The slump in Indian exports continues. Official data released on Monday
showed exports fell 5.5 per cent in March, similar to the 5.7 per cent decline seen in February. This was largely because of the economic slowdown witnessed in India's major export destinations. Also, the trend of falling exports is in tandem with other major world economies. As per World Trade Organization statistics, the growth in exports has fallen by between 7 per cent and 12 per cent for the United States, European Union, China and Japan.
But there was a glimmer of hope in India's newest trade data. Export volumes rose for a second consecutive month, indicating an improvement in global demand, although it has still remained very fragile. While the pick-up in export volumes is comforting, its sustainability remains to be seen. Plus, despite weak export volumes, India's trade deficit has narrowed to $117.9 billion in FY16 from $137.7 billion in FY15, owing to lower commodity imports. On imports, the weakness has been largely due to price effects, while volume growth is positive, indicating gradually improving domestic demand.
In fact, the import contraction deepened to -21.6 per cent from -5.0 per cent, primarily owing to a sharp drop in gold imports. Consequently, the trade deficit narrowed to a five-year low of $5.1 billion from $6.5 billion in February.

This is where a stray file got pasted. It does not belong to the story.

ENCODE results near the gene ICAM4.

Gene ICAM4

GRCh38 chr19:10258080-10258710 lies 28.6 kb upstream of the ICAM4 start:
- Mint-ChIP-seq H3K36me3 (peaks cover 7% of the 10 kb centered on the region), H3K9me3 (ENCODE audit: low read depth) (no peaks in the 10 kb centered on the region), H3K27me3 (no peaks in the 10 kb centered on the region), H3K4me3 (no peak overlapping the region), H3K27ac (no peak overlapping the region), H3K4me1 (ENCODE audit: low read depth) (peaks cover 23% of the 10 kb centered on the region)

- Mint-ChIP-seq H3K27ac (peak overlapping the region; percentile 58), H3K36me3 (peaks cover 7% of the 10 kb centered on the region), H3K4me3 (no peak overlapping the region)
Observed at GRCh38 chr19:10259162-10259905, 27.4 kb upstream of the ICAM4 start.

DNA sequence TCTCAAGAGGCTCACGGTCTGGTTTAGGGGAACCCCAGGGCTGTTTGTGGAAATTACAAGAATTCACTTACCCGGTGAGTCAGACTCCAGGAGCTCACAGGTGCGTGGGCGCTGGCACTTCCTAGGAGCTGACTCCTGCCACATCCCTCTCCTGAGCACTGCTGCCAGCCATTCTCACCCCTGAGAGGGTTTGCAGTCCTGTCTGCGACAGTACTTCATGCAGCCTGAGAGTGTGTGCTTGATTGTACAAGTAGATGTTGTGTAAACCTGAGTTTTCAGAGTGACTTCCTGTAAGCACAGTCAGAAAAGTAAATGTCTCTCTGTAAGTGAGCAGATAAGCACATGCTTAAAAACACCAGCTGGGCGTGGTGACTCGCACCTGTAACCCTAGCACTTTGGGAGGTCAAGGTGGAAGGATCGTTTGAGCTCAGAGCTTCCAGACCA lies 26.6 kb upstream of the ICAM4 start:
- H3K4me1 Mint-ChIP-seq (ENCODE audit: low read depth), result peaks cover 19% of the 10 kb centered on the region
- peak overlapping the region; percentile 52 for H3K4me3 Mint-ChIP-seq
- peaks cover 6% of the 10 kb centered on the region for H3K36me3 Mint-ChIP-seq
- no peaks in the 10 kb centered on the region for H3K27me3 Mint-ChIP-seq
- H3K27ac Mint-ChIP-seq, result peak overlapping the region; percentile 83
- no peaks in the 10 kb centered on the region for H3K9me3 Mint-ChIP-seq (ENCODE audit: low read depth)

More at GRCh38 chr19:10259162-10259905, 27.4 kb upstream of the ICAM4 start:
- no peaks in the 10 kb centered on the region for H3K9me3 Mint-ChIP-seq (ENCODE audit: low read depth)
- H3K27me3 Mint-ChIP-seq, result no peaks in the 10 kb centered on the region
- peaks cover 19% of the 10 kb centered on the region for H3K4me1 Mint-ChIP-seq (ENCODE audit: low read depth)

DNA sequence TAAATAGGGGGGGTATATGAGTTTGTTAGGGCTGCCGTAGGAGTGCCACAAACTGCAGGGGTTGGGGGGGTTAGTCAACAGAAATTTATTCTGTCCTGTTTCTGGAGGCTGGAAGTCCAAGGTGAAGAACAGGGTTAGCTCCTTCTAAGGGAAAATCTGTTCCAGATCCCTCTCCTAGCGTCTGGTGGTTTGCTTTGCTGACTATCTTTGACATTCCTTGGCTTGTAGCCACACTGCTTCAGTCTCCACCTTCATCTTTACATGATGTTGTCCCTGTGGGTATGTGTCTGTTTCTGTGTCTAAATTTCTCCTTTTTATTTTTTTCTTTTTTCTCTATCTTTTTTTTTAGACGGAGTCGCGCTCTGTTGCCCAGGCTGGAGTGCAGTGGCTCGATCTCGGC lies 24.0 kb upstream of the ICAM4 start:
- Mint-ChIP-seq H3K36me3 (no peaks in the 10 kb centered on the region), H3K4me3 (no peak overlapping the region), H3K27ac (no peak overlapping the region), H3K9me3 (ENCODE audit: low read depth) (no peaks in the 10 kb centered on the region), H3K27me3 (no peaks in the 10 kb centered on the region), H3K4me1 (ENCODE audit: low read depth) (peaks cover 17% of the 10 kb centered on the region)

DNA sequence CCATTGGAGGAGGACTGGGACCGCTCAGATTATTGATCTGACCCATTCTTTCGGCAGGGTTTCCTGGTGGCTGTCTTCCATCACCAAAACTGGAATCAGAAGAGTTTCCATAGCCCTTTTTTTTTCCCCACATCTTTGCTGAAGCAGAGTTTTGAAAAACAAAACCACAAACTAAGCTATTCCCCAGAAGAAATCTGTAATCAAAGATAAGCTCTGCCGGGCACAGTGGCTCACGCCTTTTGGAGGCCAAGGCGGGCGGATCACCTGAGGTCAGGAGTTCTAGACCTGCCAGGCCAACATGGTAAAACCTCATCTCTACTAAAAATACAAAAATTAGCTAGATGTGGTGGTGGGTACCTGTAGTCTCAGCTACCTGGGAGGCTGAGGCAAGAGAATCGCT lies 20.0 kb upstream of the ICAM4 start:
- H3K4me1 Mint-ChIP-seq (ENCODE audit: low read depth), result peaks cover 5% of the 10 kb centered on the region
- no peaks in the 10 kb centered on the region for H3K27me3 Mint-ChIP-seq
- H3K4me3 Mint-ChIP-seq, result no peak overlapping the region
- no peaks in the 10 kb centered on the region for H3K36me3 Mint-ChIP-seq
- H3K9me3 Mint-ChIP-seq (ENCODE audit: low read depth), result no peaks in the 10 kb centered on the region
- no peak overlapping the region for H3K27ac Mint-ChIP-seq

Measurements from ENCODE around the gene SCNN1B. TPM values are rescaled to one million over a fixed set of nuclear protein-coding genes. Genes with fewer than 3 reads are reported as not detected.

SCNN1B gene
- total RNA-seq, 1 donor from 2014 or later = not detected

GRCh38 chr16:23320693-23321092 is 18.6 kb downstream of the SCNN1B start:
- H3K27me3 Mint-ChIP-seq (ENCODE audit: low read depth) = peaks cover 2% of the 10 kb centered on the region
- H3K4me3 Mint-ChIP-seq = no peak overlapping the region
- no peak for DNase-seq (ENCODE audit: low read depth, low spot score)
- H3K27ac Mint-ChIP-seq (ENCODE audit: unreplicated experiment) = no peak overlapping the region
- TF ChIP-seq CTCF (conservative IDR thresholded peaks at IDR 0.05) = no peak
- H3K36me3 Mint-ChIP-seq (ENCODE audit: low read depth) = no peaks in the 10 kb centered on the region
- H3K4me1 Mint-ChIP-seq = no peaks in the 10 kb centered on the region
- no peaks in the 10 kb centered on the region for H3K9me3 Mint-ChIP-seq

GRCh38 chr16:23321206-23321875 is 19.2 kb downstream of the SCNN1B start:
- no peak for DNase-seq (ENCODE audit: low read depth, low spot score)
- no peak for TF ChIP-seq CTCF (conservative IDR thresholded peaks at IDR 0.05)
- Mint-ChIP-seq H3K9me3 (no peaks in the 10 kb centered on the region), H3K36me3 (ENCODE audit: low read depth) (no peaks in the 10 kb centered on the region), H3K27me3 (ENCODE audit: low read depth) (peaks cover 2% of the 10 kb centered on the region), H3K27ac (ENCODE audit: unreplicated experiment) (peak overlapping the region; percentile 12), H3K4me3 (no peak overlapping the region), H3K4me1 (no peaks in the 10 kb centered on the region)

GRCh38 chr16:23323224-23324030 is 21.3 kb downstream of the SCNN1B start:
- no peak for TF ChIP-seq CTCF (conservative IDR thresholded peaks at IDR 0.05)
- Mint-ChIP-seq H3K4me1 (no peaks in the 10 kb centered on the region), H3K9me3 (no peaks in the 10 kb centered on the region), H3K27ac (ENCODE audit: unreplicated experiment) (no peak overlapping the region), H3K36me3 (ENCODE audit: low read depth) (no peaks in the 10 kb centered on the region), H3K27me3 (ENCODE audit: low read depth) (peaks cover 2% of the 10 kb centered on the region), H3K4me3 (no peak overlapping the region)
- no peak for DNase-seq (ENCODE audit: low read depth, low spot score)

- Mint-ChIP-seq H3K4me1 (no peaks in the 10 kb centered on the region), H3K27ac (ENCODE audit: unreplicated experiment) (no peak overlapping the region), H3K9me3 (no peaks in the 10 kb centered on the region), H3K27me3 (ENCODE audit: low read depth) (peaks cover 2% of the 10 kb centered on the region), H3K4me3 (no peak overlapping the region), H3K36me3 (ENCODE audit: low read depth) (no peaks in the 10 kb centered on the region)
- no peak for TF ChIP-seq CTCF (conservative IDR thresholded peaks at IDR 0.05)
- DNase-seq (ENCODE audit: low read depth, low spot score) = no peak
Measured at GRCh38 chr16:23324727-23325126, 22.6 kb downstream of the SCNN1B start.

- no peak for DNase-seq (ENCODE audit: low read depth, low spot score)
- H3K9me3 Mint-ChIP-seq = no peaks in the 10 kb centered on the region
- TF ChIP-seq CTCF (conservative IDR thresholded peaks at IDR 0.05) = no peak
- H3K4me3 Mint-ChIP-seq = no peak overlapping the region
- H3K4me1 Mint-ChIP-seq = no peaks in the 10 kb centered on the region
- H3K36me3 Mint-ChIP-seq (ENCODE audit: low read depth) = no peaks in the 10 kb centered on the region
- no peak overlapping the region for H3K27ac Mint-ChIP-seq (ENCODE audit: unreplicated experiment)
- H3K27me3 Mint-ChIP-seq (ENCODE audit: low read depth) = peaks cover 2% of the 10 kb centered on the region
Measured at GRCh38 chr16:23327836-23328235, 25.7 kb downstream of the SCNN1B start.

Within exports, the pace of contraction in petroleum exports slowed to 21.4 per cent year-on-year from 28.3 per cent in February, due to waning base effects and a pick-up in crude oil prices. However, non-oil exports fell 3.5 per cent year-on-year vs a 2.7 per cent decline in February. The details were also not very encouraging with growth in both pharmaceutical (4.1 per cent year-on-year vs 8.8 per cent in February) and gems and jewellery (4.6 per cent year-on-year vs 11.2 per cent) exports slowing, and other key exports such as textiles, leather and engineering goods (-11.3 per cent year-on-year) contracting year-on-year.
The March trade data clearly indicated that export volumes have started improving though they are still at very low levels. On imports, the contraction has been largely due to price effects. Rising import volumes indicate that the underlying domestic demand, particularly consumption-related, is fairly robust. Capital goods imports, however, seem to be on a tenuous footing, likely reflecting weak private sector investment demand. That can be a sign of strength in the growth momentum of the domestic economy.